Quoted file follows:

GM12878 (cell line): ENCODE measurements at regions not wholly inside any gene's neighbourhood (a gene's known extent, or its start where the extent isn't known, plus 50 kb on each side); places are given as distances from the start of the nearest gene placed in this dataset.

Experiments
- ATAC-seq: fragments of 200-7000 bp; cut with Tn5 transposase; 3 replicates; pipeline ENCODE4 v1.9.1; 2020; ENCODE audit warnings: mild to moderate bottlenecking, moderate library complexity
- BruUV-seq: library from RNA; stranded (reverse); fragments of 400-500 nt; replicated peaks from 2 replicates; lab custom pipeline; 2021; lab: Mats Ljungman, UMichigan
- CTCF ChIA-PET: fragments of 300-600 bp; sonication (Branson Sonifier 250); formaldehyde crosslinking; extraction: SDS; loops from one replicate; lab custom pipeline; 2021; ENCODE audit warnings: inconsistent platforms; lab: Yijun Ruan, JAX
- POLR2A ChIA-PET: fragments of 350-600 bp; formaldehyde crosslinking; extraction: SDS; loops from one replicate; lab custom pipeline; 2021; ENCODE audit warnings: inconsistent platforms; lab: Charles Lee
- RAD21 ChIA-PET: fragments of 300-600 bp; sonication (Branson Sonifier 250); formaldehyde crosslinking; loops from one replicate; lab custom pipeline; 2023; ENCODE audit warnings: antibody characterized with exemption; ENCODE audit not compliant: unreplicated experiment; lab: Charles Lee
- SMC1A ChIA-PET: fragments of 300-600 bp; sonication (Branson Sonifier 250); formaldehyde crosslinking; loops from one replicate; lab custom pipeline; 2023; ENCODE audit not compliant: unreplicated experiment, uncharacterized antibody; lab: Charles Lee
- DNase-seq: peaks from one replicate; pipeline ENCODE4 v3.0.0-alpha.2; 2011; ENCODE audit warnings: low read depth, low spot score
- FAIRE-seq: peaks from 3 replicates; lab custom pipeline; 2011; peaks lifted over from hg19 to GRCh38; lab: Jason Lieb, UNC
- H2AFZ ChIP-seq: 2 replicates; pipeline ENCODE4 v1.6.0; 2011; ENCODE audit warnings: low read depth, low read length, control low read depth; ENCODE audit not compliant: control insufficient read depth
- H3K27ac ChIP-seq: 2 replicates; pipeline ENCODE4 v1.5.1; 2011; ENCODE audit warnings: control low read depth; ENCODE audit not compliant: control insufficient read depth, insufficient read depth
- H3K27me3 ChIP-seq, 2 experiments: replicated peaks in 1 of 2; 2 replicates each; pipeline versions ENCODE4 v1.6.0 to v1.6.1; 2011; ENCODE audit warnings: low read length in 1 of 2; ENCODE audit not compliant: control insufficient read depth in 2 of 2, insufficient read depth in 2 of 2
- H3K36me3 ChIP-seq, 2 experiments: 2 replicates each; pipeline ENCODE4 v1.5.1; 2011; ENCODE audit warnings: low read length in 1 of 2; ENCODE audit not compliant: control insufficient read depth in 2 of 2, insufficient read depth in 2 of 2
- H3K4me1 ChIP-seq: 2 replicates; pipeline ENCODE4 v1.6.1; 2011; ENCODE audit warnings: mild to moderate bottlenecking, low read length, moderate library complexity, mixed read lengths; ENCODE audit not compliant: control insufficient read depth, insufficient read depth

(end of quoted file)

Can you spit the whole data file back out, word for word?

GM12878 (cell line): ENCODE measurements at regions not wholly inside any gene's neighbourhood (a gene's known extent, or its start where the extent isn't known, plus 50 kb on each side); places are given as distances from the start of the nearest gene placed in this dataset.

Experiments
- ATAC-seq: fragments of 200-7000 bp; cut with Tn5 transposase; 3 replicates; pipeline ENCODE4 v1.9.1; 2020; ENCODE audit warnings: mild to moderate bottlenecking, moderate library complexity
- BruUV-seq: library from RNA; stranded (reverse); fragments of 400-500 nt; replicated peaks from 2 replicates; lab custom pipeline; 2021; lab: Mats Ljungman, UMichigan
- CTCF ChIA-PET: fragments of 300-600 bp; sonication (Branson Sonifier 250); formaldehyde crosslinking; extraction: SDS; loops from one replicate; lab custom pipeline; 2021; ENCODE audit warnings: inconsistent platforms; lab: Yijun Ruan, JAX
- POLR2A ChIA-PET: fragments of 350-600 bp; formaldehyde crosslinking; extraction: SDS; loops from one replicate; lab custom pipeline; 2021; ENCODE audit warnings: inconsistent platforms; lab: Charles Lee
- RAD21 ChIA-PET: fragments of 300-600 bp; sonication (Branson Sonifier 250); formaldehyde crosslinking; loops from one replicate; lab custom pipeline; 2023; ENCODE audit warnings: antibody characterized with exemption; ENCODE audit not compliant: unreplicated experiment; lab: Charles Lee
- SMC1A ChIA-PET: fragments of 300-600 bp; sonication (Branson Sonifier 250); formaldehyde crosslinking; loops from one replicate; lab custom pipeline; 2023; ENCODE audit not compliant: unreplicated experiment, uncharacterized antibody; lab: Charles Lee
- DNase-seq: peaks from one replicate; pipeline ENCODE4 v3.0.0-alpha.2; 2011; ENCODE audit warnings: low read depth, low spot score
- FAIRE-seq: peaks from 3 replicates; lab custom pipeline; 2011; peaks lifted over from hg19 to GRCh38; lab: Jason Lieb, UNC
- H2AFZ ChIP-seq: 2 replicates; pipeline ENCODE4 v1.6.0; 2011; ENCODE audit warnings: low read depth, low read length, control low read depth; ENCODE audit not compliant: control insufficient read depth
- H3K27ac ChIP-seq: 2 replicates; pipeline ENCODE4 v1.5.1; 2011; ENCODE audit warnings: control low read depth; ENCODE audit not compliant: control insufficient read depth, insufficient read depth
- H3K27me3 ChIP-seq, 2 experiments: replicated peaks in 1 of 2; 2 replicates each; pipeline versions ENCODE4 v1.6.0 to v1.6.1; 2011; ENCODE audit warnings: low read length in 1 of 2; ENCODE audit not compliant: control insufficient read depth in 2 of 2, insufficient read depth in 2 of 2
- H3K36me3 ChIP-seq, 2 experiments: 2 replicates each; pipeline ENCODE4 v1.5.1; 2011; ENCODE audit warnings: low read length in 1 of 2; ENCODE audit not compliant: control insufficient read depth in 2 of 2, insufficient read depth in 2 of 2
- H3K4me1 ChIP-seq: 2 replicates; pipeline ENCODE4 v1.6.1; 2011; ENCODE audit warnings: mild to moderate bottlenecking, low read length, moderate library complexity, mixed read lengths; ENCODE audit not compliant: control insufficient read depth, insufficient read depth